Authorities try to determine if Colorado murder suspect attempted to fly plane

Authorities are trying to determine how a pilot suspected in a homicide was able to slip into a small Utah airport and steal an empty passenger plane that he drove it into some cars. He was later found dead in an aisle of the aircraft with a gunshot wound to the head.

SkyWest Airlines pilot Brian Hedglin used a rug to scale the razor wire-topped fence at the St. George Municipal Airport early Tuesday. The plane crashed in an airport parking lot before it got off the ground.


Authorities were trying to determine just how Hedglin -- wanted in the murder of his girlfriend in Colorado -- gained access to the 50-passenger plane while the airport was closed, among other details.

The short ride was jarring enough to collapse the plane's front landing gear as it careened over landscaping, crossed a road and hit a curb before crashing into cars in the parking lot, St. George police Capt. James Van Fleet said.

"He might have been standing in the cockpit and was thrown back," Van Fleet said Wednesday.

"Right now, we just don't know when he was shot," Van Fleet said. "Did he shoot himself at the beginning and the plane went on a ride on its own? We don't know."


He said investigators were still awaiting toxicology reports to determine whether drugs or alcohol were a factor. He said they were also awaiting data from the cockpit recorder.

Meanwhile, SkyWest officials said the company deactivated Hedglin's access cards and put him on administrative leave after Colorado authorities named him a murder suspect, but declined to explain how he was able to steal one of their planes.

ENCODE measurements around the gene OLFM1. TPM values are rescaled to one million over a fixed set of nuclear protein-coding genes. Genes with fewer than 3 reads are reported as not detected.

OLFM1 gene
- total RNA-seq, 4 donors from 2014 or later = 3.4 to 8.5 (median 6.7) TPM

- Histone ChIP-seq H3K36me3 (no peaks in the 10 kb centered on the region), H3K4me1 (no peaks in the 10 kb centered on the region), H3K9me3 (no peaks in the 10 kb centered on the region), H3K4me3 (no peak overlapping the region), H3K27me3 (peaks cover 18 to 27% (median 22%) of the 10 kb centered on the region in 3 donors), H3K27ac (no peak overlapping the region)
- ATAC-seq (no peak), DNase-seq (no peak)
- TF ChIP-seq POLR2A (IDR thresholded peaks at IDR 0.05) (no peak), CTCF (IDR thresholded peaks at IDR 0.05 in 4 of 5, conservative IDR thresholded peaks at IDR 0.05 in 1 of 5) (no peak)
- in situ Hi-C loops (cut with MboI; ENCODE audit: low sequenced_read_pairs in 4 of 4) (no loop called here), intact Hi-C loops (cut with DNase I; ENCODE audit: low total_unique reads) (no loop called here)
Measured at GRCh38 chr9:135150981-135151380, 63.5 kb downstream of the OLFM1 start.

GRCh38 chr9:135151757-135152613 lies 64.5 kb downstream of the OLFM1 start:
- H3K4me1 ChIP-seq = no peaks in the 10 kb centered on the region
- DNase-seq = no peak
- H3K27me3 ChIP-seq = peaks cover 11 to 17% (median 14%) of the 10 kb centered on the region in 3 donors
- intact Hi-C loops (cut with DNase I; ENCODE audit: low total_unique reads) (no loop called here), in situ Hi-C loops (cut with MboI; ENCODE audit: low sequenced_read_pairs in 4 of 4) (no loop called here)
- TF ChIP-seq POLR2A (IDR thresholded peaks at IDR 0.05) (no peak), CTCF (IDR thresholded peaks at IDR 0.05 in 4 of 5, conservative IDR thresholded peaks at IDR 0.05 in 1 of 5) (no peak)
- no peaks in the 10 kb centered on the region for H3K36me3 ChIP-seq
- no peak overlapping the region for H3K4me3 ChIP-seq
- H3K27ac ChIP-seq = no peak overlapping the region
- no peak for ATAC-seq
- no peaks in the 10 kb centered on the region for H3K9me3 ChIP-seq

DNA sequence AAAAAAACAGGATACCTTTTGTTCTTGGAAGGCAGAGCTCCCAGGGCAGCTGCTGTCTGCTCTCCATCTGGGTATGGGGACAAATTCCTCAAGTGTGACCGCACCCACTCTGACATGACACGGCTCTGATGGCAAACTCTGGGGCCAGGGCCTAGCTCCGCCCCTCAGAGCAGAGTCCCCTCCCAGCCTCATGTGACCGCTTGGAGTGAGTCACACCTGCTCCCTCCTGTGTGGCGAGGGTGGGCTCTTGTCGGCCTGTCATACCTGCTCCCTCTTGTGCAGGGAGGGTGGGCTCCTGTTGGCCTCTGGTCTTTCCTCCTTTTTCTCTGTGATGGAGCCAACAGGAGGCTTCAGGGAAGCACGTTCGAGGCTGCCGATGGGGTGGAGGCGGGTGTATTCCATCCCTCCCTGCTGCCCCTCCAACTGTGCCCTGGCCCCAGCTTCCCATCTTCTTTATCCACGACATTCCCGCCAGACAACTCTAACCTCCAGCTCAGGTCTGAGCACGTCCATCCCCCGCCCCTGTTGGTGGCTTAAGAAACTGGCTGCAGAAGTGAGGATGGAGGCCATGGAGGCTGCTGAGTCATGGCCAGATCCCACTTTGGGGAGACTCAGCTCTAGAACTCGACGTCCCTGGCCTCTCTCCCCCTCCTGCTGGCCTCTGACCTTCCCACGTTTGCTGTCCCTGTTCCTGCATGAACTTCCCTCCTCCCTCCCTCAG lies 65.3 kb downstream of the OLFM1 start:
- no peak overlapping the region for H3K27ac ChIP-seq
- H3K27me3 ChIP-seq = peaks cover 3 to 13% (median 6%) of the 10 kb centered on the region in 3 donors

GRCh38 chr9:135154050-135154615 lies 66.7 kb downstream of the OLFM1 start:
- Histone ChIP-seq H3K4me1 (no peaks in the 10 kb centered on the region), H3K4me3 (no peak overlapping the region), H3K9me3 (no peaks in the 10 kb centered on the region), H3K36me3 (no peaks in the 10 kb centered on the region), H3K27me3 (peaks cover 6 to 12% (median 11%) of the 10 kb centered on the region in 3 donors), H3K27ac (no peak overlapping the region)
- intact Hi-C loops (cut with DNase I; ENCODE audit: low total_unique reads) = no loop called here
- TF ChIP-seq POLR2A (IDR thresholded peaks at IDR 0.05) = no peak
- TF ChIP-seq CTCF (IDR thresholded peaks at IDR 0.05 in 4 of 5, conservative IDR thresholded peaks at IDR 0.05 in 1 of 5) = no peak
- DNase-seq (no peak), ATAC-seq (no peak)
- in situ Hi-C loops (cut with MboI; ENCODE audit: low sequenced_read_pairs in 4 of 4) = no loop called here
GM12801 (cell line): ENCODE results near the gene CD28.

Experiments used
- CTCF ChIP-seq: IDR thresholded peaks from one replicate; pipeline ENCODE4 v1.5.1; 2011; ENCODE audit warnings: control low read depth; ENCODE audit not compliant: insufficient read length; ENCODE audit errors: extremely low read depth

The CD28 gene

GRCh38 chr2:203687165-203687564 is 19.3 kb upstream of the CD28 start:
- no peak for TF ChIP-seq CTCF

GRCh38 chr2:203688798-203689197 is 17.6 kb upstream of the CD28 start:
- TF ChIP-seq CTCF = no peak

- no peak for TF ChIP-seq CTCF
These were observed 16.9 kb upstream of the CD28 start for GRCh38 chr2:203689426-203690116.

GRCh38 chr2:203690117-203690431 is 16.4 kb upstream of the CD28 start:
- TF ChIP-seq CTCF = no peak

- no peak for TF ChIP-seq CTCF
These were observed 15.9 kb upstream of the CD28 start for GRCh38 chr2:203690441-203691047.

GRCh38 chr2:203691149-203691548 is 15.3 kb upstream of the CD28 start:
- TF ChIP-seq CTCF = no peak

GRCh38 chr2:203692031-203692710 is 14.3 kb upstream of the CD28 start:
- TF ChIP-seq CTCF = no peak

Van Fleet said he didn't know if the plane was locked, and SkyWest declined to discuss it.

Van Fleet also said that once his officers had finished processing evidence on the plane, it was released to SkyWest, which painted over its logo and moved the aircraft back onto secure airport property.

SkyWest spokeswoman Marissa Snow said the jet was scheduled for a flight later Tuesday morning, but noted it was empty and sitting on the tarmac when Hedglin stole it.

Hedglin had been a pilot for the airline since 2005, and has flown these specific planes numerous times, Snow said.

Snow declined to say whether the plane was secured at the time of the incident, noting only that "there are numerous federally mandated procedures for securing an aircraft."

"This access was unauthorized," she said, declining to provide specific details about how Hedglin was able to board the plane. She also declined to say whether the plane was fueled up, noting it was all part of an ongoing investigation by local authorities in Utah, federal agencies and the airline.

Marianella de la Barrera, a Toronto-based spokeswoman for Bombardier, said security features vary airline to airline and sometimes even are different within an airline's fleet.

Even though planes can be equipped with or without locking mechanisms, she said training and experience would be needed to operate one.

"An average person wouldn't be able to walk up and start one up," she said.

Hedglin was wanted in the death of his of his girlfriend and fellow Colorado National Guard member, Christina Cornejo, in Colorado Springs, Colo. Her body was found July 13.

Authorities said she had been stabbed multiple times. Hedglin was the key suspect but had not been charged.

The Gazette of Colorado Springs, citing court records, reported Hedglin dated Cornejo for four years and was arrested in March after he was accused of harassing her.

The records show that a restraining order was issued against Hedglin, and he was set for trial in August. He was released on $10,000 bond.

Attorney Steven Rodemer, who represented Hedglin in that case, said he was facing misdemeanor charges of criminal mischief, theft and harassment.

Hedglin was a part-time soldier who worked as a cook in the Colorado National Guard.

Cornejo was a full-time soldier who served in the Colorado Army National Guard's 100th Missile Defense Brigade in Colorado Springs. She enlisted in June 2006, became a second lieutenant last year and was named a distinguished honor graduate in two training programs. She had recently begun training as a current operations officer.

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